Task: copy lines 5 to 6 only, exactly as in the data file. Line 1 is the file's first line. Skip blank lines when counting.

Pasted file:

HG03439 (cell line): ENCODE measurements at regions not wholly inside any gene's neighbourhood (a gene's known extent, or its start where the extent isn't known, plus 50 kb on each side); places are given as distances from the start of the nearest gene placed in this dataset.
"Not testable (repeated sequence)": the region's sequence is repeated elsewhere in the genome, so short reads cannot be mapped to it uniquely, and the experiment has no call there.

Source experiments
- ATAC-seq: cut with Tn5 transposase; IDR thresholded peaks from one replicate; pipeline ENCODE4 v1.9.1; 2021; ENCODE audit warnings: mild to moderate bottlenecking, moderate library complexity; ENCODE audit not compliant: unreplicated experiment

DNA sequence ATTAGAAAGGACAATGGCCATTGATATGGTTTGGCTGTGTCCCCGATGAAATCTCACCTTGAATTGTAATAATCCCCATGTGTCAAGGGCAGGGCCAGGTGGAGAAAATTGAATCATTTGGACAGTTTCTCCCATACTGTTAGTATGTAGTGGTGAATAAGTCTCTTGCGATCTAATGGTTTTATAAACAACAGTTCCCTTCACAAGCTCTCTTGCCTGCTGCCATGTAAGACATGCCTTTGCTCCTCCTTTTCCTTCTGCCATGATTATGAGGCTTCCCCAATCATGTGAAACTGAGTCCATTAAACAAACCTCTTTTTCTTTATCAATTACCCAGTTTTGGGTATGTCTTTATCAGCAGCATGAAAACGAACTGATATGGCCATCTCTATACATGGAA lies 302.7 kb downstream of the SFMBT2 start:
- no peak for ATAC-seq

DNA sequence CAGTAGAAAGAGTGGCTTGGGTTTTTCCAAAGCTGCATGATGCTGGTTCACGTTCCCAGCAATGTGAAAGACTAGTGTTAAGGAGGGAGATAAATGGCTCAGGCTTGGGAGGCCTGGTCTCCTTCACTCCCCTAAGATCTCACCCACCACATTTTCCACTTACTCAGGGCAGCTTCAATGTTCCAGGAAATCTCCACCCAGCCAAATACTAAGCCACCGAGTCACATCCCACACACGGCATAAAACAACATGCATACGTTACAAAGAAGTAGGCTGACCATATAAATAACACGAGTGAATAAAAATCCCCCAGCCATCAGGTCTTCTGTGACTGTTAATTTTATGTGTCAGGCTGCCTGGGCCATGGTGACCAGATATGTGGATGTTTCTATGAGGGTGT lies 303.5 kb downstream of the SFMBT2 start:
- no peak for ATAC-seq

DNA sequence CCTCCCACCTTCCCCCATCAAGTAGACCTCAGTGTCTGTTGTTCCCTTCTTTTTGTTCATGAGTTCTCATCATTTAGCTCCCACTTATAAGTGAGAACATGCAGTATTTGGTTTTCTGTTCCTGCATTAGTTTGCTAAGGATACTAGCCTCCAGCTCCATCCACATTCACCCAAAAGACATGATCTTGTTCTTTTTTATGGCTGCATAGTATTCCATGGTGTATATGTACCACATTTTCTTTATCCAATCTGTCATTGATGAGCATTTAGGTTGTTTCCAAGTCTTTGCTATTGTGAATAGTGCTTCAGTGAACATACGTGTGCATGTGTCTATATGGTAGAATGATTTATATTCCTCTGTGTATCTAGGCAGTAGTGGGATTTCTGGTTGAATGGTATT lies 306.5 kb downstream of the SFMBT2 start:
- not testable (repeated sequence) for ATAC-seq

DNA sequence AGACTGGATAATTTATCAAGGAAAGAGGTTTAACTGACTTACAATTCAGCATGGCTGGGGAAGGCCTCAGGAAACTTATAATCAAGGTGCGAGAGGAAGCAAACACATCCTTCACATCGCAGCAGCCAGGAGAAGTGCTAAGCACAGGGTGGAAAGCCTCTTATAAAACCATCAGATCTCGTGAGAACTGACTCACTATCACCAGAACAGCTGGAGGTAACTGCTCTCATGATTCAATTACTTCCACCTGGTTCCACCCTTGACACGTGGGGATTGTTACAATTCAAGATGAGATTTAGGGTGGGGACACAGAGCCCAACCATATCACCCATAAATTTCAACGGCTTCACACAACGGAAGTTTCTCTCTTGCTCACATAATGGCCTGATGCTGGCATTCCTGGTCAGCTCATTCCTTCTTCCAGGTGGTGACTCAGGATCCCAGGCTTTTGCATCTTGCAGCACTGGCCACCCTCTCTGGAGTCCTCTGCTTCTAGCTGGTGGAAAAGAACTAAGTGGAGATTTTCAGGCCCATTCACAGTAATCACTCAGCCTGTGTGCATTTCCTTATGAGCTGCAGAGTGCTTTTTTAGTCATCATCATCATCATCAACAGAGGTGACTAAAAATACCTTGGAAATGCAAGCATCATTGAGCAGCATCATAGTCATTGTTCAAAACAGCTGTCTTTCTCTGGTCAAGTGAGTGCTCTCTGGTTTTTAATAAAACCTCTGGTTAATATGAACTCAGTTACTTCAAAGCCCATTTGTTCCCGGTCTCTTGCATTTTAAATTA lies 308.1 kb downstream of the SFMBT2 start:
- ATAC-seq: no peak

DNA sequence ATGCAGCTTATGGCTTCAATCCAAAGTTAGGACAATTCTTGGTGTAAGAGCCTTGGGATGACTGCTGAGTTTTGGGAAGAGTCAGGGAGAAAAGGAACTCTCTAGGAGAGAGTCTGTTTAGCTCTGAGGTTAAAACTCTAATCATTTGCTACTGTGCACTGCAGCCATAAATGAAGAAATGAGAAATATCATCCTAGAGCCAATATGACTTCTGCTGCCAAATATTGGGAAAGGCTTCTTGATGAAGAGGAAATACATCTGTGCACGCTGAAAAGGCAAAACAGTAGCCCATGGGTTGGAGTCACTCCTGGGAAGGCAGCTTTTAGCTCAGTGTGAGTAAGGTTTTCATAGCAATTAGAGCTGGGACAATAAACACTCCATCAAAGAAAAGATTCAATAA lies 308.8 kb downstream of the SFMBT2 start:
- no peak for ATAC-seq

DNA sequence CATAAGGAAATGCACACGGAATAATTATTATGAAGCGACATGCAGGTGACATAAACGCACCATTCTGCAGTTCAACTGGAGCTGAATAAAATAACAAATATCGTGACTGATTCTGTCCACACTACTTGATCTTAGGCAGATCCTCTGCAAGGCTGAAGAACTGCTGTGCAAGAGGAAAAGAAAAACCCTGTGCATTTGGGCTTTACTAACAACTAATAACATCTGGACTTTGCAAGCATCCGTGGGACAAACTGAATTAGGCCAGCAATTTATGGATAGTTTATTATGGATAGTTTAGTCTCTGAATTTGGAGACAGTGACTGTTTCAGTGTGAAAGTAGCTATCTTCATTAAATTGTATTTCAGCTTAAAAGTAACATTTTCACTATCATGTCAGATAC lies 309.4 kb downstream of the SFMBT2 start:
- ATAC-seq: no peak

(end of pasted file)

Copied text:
DNA sequence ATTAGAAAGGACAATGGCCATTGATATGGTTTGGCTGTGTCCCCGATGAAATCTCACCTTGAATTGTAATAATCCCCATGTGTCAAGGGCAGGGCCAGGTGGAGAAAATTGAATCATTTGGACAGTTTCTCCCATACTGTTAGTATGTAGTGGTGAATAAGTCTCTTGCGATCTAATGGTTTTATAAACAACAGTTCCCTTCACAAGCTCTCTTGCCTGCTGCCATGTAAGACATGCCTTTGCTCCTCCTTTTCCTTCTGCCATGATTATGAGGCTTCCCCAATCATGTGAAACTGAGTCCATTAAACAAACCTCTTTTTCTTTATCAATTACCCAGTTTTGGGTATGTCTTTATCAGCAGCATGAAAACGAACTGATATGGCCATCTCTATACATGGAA lies 302.7 kb downstream of the SFMBT2 start:
- no peak for ATAC-seq